#3: I answered an advertisement for a sport clothing salesperson with a major distributor (think t-shirts, shorts, polo style shirts, sneakers, flip-flops). I should have politely declined when the hiring manager asked me to meet him at a Wendy's fast food restaurant (in a pre-Starbucks-in-every-city era), but I was fresh out of college and fairly desperate for employment.
At Wendy's, I met at a small table for two with a poorly groomed, sweaty, not very confident recruiter. He opened a binder and began showing me pyramid shaped distribution charts, I immediately clued in that this was a multi-level marketing scheme; not a job, but an investment opportunity, that I did not want in the least. Within five minutes I wished the poor guy well and made a hasty exit. He called out after me that I wasted his time. I resisted the urge to reply that he should not have misled me about the "job" and thus wasted my time. He made me sad for many reasons, chiefly because he looked like the opposite of success, the antithesis of aspirational.
#2: The manager (this time at a bonafide, brick and mortar, workplace) met with me in her corner office. She did all the talking, telling me about her history with the company, and how she rose through the ranks after starting as a lowly receptionist. I hardly got a word in edgewise. I'm not sure she asked me many questions, but I guess I said enough to impress her, or at least did not spoil the delusion that I was a younger version of her. I left thinking I totally blew the interview.
I got the job, staying there for about eighteen months, one promotion, one huge raise and one annual bonus. It was a terrible fit culturally, but impressive work experience and financially lucrative. Had the interviewer/my boss bothered to let me speak more, we both might have realized how out of sync the job was for me and I was for it.
#1: Fresh from a former retail management stint, I interviewed at a very cloistered, but very well respected workplace that was founded as a family business in Texas and grew beyond the state's borders. I met first with a young man who didn't bother to explain what his role at the company was. He shook my hand, said his name, and started talking. He asked good questions. I answered them well. First indications pointed to a good job match.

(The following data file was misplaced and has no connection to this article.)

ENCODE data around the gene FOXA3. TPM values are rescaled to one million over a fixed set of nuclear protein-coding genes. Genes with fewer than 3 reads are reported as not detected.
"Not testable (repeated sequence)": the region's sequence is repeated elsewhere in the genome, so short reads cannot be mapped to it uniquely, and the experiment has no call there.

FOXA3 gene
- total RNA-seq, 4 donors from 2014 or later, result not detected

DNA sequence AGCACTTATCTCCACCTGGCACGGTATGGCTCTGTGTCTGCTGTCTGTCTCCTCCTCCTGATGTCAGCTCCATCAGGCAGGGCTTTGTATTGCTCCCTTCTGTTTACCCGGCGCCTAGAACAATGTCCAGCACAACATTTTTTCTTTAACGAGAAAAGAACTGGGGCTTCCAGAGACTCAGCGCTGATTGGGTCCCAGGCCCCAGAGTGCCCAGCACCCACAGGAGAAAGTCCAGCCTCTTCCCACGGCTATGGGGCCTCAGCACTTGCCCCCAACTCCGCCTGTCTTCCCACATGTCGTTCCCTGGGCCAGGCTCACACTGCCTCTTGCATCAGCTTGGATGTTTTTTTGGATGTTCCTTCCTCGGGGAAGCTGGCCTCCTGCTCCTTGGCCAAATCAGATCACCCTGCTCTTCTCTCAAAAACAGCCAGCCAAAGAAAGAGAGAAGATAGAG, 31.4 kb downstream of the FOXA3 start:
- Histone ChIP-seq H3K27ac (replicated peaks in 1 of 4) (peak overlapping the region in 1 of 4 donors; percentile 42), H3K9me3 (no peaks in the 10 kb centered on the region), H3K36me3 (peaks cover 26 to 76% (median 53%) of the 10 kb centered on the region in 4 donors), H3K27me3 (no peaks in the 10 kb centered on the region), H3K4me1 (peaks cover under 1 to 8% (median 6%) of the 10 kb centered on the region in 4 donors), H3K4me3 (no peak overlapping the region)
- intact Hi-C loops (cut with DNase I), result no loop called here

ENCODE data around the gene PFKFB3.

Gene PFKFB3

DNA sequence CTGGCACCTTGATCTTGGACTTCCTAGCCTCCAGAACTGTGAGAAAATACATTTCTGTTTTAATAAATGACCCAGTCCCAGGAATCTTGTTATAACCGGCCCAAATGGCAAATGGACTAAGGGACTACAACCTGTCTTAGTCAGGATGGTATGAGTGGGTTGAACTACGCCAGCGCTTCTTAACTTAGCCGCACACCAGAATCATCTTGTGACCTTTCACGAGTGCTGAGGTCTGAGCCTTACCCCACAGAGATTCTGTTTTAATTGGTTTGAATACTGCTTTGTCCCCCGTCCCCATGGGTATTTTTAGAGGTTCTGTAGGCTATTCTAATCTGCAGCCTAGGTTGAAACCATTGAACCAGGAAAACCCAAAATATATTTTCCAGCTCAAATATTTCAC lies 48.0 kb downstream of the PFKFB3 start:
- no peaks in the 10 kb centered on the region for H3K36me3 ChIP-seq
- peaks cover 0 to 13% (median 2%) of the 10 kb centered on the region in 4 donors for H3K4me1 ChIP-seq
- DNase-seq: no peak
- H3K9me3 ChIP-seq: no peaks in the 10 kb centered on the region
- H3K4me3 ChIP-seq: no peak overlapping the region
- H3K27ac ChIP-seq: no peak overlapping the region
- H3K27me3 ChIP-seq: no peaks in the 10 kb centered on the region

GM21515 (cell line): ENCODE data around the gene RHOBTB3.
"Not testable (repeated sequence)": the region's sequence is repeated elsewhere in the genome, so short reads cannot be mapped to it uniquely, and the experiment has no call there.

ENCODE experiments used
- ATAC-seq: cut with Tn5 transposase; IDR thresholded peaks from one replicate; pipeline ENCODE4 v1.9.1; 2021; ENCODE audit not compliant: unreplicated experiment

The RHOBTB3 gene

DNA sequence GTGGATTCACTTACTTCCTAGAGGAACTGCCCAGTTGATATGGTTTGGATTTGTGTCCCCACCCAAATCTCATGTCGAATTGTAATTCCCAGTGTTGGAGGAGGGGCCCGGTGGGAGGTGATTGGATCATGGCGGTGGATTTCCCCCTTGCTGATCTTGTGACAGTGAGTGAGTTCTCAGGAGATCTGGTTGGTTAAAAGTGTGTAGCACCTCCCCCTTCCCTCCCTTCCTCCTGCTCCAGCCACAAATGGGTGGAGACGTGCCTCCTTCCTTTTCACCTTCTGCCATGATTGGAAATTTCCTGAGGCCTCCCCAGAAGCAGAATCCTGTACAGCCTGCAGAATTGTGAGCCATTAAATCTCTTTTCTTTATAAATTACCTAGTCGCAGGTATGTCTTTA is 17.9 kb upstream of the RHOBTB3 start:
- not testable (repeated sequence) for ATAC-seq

Then the young man asked if I could meet with another person and essentially have my second interview right then and there. Sure! After a ten minute wait, during which I completed application paperwork, a lady appeared in the office. She was not introduced to me, but began having a conversation with the young man as if I wasn't in the room. Context clues led me to believe that this was the man's mother, also his boss, and the heiress to the family business. Later sleuthing confirmed all of this.
After a few moments of ignoring my existence, she glanced at my résumé, and said, "What's J.Crew?" Before I could answer, the son let out a micro-sigh of exasperation and said, "You know what J.Crew is. You have clothes from there." Then the mom asked why I only stayed employed at J.Crew for four months. I politely, but firmly stated that I was employed at J.Crew for two years and four months. "Oh, I misread that," she said with a dour expression and no apology. She asked if I had any children, displeased when I said no. She asked if I had pets, and completely tuned out when I started to talk about my two cats (at the time). "I don't hire cat-people," she barked dismissively. I defended my love of all companion animals by saying that I wanted a dog, but my rental agreement didn't allow it. She seemed somewhat appeased, and said that I would have to submit to a background check and drug test. No worries. I leaped through background check hoops with flying colors when I got my Securities Exchange Commission Series 6 License a few years before.
After leaving the interview, I knew the job was mine, but that Mama Bear and I would continually butt heads if I worked there. Within the hour I called Baby Bear (the son, with whom I interviewed first) and told him to please pull my application from consideration. He seemed surprised, and asked why. I couldn't tell him that his mom/boss was awful, and that I could never work with her or for her. I said I'd rather not give a reason, and thanked him for his time.